The effect of insuring the national average mortgage is $55,000

You may have heard the phrase locking rate mortgage recently.

As a quick refresher it is the unwillingness of a homeowner to give up a very low mortgage rate in exchange for a much higher one.

Or simply not being able to part with their lower price, because qualifying to buy a home at today’s much higher rates would be impossible.

Regardless, there’s now a value assigned to what’s called the mortgage rate lock effect, with Freddie Mac putting the average at around $55,000.

This means that the current homeowner needs to have a great incentive to sell, unless they want to part with that value.

What is the value of your low mortgage rate?

Mortgage Rate Insurance Value

Freddie Mac reports that six out of 10 borrowers now have a mortgage rate at or below 4%.

And that the effect of the lock-up on the mortgage rate is a benefit to homeowners with fixed-rate mortgages.

Now everyone knows that a low mortgage rate can save you money, thanks to a lower monthly payment.

But they also carry value, which can ebb and flow based on prevailing market prices. This has never been more true than last year and has changed.

Simply put, mortgage rates have more than doubled from their record low levels in 2021.

As a result, those who had kept rates low at the time now had something of great value.

For perspective, the 30-year fixed price hit an all-time low of 2.65% in early January 2021, according to Freddie Mac.

Last week, it averaged a much higher 6.78%, which is over 150%.

Aside from creating a world of haves and have-nots, it has also made transitioning more difficult for those who need a mortgage to buy a home.

Even if you could qualify for a much higher interest rate, would you want to give up your lower rate?

It’s not as if home prices have fallen so you simply trade in your old lower fixed rate mortgage for a new, much more expensive one.

But how much will you lose if you do? Well, now we might know.

Determine the value of the mortgage rate insurance

Thanks to some hard math, that value has now been determined by economists at Freddie Mac.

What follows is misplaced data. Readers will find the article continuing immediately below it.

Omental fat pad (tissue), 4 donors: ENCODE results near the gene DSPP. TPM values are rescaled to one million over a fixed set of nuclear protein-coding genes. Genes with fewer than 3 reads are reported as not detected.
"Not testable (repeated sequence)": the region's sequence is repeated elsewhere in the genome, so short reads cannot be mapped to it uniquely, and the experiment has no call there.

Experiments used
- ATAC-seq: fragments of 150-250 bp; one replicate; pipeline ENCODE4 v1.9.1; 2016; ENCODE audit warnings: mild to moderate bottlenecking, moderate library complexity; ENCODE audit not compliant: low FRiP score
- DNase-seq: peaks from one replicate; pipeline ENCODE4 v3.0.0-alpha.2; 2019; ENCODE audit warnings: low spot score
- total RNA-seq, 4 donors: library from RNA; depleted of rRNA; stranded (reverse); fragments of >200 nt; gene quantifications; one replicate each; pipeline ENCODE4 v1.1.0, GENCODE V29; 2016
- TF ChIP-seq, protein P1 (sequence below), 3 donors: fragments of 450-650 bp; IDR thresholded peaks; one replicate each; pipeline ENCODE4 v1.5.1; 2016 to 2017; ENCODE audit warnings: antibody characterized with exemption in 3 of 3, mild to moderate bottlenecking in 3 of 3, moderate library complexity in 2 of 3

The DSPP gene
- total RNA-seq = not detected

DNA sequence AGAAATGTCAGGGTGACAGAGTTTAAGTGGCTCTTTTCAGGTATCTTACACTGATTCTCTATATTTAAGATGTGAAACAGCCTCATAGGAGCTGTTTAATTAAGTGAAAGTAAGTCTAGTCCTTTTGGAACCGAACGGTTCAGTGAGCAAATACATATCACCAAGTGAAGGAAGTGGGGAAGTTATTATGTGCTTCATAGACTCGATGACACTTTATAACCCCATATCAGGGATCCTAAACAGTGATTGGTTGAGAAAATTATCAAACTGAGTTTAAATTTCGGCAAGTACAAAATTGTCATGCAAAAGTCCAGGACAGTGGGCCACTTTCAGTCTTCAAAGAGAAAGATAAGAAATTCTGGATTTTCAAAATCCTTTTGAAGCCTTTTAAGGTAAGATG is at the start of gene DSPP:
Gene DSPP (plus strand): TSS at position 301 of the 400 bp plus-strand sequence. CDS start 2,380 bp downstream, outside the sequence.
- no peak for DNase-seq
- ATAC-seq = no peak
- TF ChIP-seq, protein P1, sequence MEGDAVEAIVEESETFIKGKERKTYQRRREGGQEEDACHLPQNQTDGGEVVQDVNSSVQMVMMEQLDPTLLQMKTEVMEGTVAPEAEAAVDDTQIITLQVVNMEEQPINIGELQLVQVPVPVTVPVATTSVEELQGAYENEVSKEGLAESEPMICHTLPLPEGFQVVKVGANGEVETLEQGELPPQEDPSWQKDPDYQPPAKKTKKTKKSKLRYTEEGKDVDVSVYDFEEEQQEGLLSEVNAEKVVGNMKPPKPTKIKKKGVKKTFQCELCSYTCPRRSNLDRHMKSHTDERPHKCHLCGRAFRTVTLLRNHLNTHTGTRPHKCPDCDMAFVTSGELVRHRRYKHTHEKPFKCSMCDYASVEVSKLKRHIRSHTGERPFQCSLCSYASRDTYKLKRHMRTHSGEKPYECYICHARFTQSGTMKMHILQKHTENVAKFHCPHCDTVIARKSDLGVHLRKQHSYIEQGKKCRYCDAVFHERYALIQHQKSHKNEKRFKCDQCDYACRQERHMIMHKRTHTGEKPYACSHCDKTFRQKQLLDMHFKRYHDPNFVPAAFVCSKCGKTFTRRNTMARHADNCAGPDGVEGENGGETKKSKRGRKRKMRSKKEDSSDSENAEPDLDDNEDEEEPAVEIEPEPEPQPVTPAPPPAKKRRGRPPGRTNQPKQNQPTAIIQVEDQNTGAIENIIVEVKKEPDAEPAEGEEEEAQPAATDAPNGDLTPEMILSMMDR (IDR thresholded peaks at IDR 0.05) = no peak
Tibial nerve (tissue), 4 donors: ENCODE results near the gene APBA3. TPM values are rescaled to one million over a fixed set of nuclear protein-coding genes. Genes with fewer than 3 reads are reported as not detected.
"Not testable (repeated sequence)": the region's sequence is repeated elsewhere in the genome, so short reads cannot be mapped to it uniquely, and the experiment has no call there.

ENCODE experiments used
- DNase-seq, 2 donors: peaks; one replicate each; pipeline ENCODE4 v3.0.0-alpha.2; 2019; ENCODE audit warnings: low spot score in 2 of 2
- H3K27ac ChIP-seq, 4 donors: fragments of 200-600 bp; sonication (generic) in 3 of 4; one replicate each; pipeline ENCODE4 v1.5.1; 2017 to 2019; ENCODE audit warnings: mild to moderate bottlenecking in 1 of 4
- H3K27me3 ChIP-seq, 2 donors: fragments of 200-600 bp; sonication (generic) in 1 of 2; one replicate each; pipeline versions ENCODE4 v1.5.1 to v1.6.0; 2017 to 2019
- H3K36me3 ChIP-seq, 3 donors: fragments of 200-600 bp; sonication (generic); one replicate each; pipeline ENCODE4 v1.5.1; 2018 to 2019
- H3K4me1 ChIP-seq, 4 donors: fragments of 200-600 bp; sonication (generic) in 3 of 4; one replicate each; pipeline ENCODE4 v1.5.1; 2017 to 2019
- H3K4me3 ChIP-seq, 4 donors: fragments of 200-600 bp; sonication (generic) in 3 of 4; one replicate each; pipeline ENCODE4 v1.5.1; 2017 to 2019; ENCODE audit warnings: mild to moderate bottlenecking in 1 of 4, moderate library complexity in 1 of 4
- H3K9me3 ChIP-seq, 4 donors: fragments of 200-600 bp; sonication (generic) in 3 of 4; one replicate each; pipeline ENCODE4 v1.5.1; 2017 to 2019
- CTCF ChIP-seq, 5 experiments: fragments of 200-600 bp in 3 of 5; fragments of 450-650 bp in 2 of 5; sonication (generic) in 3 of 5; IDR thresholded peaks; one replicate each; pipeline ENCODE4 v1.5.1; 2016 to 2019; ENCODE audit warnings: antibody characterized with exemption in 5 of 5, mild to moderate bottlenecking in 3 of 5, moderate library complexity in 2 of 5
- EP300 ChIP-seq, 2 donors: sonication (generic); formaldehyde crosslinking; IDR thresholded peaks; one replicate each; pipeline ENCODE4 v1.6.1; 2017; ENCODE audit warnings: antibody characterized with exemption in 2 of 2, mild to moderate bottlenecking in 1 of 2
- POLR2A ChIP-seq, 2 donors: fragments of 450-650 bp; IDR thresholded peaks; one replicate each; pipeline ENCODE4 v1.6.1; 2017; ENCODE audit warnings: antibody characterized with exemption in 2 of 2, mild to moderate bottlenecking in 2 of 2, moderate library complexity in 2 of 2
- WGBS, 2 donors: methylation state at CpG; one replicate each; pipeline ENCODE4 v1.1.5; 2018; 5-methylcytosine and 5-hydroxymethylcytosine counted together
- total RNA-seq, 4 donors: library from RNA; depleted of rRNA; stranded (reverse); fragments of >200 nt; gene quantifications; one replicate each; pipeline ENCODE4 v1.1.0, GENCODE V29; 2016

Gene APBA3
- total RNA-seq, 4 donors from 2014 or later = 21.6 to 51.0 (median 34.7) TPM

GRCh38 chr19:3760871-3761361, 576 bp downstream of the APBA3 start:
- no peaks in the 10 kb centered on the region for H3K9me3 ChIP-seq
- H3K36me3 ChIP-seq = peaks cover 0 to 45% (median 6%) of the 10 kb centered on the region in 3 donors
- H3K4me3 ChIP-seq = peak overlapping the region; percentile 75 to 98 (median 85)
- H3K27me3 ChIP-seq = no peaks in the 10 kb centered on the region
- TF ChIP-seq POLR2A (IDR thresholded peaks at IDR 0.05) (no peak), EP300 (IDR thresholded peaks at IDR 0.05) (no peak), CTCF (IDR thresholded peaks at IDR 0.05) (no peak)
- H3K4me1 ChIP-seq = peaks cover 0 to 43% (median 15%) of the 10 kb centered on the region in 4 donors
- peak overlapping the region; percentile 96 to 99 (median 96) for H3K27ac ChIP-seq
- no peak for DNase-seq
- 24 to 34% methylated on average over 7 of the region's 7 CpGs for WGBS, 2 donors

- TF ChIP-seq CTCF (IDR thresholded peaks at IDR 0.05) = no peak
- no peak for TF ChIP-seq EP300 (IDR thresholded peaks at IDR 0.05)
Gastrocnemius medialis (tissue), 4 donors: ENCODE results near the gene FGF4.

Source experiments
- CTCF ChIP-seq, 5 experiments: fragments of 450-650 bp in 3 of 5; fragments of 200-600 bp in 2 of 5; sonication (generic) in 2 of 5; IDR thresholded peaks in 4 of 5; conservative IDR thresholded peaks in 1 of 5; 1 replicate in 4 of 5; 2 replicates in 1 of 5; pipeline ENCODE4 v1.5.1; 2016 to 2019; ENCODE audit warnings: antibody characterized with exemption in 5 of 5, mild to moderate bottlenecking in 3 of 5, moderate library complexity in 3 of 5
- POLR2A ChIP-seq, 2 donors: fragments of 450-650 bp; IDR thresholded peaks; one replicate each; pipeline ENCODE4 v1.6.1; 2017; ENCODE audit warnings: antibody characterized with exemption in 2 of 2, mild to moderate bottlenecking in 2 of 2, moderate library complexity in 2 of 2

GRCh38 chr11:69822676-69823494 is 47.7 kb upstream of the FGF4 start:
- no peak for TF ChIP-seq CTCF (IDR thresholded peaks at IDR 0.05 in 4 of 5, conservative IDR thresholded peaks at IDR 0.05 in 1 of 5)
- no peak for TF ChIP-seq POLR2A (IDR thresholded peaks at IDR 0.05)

They determine the value of the mortgage price lock by taking the difference between the outstanding balance of the mortgage and the current value of the mortgage at the prevailing market interest rates.

In their example, the “lucky homeowner” gets a chance to refinance their mortgage at 2.65% in January 2021.

Their $250,000 loan amount would be reduced to about $236,379 after 29 months, with a ridiculously low principal and interest payment of $1,007.

Now suppose they wanted to sell and move somewhere else today, they would look for a similar mortgage rate closer to 7%.

Assuming a similar loan amount, your monthly P&I would jump to over $1,500 per month.

This hypothetical example puts the mortgage price lock value at $86,136.

In other words, they would need a reason close to $90,000 to move, whether it be for a better job, lifestyle, etc.

Otherwise, they would need to stay where they are, which seems to be the most common outcome at the moment given the scarcity of the current housing stock.

The value of your mortgage rate lock may vary

Freddie Mac economists note that the average value of a mortgage rate insurance “varies greatly” thanks to the region and year of construction.

For example, it’s only $32,000 in West Virginia, but works out to $91,000 in Hawaii.

And those who took out mortgages in 2020 and 2021 had an average mortgage insurance value of $77,000 and $85,000, respectively.

Perhaps even more surprising is that even those who took out a mortgage in 2023 have an average mortgage insurance value of $10,000.

Overall, homeowners with fixed-rate mortgages funded by Freddie Mac (30- and 15-year fixed-rate loans) have booked $700 billion in total value.

That total equals about 25% of the unpaid principal balance of Freddie Mac’s mortgage portfolio.

It tells you why this phenomenon is so influential, and why there is such a huge shortage of inventory available for sale right now.

While this would dampen home sales and mortgage facilities, it should help support home prices at a time when affordability has rarely been worse.

Freddie Mac said the company’s official forecast for the next 12 months will lead to house prices falling 2.9%, followed by another annual decline of 1.3%.

But given current market conditions (and an early read of their data), they expect an upward revision.

In short, they expect continued tight inventory due in large part to this lock-in effect, which should keep sales volume down but prices up.

Read more: Will mortgage rates drop for the rest of 2023?

Home Page




Generic selectors
Exact matches only
Search in title
Search in content
Post Type Selectors